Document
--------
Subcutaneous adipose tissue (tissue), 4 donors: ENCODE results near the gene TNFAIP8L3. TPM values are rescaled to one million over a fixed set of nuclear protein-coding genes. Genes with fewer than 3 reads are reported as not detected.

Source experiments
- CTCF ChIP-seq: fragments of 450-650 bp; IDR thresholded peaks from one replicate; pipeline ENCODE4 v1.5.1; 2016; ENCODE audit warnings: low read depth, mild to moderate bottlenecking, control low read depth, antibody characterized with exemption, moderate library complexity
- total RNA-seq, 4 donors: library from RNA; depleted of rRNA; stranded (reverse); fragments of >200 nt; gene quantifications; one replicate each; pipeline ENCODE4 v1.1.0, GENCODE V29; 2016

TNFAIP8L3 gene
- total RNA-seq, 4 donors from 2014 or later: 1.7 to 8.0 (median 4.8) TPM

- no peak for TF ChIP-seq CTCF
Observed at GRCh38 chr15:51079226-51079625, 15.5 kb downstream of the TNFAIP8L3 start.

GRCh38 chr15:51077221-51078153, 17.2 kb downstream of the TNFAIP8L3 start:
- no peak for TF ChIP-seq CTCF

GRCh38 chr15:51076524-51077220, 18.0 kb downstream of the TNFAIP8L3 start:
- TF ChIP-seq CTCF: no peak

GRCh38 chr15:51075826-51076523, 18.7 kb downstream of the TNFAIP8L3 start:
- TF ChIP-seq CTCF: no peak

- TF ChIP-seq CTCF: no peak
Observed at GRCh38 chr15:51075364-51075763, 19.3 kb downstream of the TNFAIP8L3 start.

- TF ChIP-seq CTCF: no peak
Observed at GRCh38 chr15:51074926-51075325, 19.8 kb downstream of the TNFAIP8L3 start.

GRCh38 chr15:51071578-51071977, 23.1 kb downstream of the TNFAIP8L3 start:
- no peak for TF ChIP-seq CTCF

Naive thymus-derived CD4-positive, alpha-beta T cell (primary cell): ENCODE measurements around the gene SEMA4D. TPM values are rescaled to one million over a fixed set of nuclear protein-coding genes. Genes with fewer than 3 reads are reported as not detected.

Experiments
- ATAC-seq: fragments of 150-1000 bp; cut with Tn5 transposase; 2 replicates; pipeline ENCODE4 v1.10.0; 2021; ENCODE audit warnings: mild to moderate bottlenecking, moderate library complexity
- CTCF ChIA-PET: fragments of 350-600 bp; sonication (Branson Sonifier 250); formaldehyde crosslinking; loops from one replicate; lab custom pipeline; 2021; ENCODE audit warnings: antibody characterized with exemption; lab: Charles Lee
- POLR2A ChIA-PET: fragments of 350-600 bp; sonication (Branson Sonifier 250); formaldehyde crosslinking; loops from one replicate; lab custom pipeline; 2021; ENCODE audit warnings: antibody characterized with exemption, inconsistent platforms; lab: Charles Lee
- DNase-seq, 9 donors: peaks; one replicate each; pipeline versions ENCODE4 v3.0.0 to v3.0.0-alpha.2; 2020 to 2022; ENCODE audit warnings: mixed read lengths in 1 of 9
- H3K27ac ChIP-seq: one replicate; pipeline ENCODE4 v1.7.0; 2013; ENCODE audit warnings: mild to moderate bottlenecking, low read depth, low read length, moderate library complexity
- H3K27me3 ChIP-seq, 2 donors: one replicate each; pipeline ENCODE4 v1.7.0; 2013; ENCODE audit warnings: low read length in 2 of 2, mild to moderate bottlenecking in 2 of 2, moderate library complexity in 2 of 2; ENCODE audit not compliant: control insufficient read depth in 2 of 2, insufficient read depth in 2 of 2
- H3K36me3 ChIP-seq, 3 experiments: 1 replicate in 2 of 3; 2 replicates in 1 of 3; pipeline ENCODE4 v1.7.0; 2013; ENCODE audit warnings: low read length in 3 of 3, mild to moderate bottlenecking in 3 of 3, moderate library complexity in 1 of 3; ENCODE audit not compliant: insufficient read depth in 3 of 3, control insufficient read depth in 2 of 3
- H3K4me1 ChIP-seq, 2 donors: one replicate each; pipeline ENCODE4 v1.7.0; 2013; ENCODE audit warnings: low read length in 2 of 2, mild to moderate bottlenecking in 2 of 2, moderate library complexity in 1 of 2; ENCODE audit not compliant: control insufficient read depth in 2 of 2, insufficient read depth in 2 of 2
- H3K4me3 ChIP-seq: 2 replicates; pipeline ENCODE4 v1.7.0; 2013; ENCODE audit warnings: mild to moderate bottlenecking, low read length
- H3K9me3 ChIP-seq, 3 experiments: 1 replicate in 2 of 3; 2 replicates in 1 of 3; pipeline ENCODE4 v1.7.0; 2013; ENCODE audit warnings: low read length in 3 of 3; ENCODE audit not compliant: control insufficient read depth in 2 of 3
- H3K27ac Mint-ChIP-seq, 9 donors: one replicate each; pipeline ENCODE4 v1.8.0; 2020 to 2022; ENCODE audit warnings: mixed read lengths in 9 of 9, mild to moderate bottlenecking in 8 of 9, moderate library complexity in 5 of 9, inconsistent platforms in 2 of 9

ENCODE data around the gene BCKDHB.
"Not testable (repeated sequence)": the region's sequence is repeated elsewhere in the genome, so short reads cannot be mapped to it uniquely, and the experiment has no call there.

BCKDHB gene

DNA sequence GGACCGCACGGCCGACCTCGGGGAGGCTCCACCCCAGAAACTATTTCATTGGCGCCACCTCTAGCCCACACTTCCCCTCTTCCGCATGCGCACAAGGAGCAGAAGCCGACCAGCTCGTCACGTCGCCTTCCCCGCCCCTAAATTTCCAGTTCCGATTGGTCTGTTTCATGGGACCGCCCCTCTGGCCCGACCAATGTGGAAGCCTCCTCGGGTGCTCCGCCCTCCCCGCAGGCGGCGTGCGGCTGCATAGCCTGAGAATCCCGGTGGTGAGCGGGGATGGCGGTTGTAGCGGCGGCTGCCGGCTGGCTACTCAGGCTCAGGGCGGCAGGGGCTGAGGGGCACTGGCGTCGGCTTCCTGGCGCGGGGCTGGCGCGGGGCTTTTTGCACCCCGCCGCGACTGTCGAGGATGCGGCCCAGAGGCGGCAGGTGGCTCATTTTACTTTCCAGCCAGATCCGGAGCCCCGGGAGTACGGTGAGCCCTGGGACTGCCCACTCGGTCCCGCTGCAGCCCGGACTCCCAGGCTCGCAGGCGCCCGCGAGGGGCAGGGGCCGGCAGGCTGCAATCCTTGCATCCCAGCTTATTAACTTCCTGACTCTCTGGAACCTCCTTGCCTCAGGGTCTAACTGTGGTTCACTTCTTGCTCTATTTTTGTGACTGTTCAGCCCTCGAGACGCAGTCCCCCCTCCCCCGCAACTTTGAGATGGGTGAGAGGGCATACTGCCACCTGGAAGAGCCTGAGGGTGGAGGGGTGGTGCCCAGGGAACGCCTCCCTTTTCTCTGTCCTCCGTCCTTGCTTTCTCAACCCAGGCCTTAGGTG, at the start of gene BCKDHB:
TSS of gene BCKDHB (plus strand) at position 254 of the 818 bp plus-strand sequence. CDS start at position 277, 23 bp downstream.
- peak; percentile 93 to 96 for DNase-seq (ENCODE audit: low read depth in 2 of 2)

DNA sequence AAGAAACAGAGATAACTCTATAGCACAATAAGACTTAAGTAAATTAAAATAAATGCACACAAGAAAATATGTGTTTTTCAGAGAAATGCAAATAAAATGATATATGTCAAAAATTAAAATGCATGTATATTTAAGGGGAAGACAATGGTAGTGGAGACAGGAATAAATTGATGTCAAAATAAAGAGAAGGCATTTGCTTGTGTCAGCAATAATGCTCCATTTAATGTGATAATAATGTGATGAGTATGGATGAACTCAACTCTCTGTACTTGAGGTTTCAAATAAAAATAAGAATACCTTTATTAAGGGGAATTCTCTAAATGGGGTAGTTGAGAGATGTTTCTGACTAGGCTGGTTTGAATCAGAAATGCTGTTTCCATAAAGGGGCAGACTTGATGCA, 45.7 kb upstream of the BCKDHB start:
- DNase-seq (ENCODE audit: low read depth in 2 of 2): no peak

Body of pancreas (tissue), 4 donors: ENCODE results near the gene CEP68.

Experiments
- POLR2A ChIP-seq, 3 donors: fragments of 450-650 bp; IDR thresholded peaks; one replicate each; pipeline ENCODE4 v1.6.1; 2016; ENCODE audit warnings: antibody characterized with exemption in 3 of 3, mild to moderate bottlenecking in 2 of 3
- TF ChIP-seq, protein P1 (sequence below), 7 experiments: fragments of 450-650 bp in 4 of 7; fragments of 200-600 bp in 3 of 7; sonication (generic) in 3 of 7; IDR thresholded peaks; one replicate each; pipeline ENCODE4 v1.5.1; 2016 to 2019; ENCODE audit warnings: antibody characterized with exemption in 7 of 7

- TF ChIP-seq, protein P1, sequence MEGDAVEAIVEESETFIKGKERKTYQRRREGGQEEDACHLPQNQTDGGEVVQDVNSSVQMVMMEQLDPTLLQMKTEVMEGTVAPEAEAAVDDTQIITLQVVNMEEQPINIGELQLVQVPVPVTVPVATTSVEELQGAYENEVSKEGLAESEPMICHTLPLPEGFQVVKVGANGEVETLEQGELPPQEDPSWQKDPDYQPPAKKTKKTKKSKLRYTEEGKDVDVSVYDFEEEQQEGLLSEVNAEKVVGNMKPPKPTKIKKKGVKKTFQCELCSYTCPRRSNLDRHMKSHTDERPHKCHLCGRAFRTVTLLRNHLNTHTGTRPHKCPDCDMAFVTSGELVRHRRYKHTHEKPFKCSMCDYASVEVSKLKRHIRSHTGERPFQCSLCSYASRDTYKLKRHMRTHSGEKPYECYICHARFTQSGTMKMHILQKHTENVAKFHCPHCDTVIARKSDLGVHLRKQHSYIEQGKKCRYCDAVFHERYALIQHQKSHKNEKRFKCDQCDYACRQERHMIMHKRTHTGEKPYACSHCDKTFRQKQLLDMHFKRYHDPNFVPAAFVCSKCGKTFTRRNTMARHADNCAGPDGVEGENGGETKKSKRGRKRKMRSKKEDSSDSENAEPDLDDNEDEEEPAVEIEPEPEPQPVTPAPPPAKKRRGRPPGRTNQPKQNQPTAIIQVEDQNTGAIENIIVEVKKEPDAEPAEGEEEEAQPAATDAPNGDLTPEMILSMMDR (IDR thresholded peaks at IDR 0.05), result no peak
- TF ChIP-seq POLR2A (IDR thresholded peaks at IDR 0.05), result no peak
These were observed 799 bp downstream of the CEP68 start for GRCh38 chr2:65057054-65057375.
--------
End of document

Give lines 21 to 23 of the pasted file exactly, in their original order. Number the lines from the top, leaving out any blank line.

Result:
Naive thymus-derived CD4-positive, alpha-beta T cell (primary cell): ENCODE measurements around the gene SEMA4D. TPM values are rescaled to one million over a fixed set of nuclear protein-coding genes. Genes with fewer than 3 reads are reported as not detected.

Experiments
- ATAC-seq: fragments of 150-1000 bp; cut with Tn5 transposase; 2 replicates; pipeline ENCODE4 v1.10.0; 2021; ENCODE audit warnings: mild to moderate bottlenecking, moderate library complexity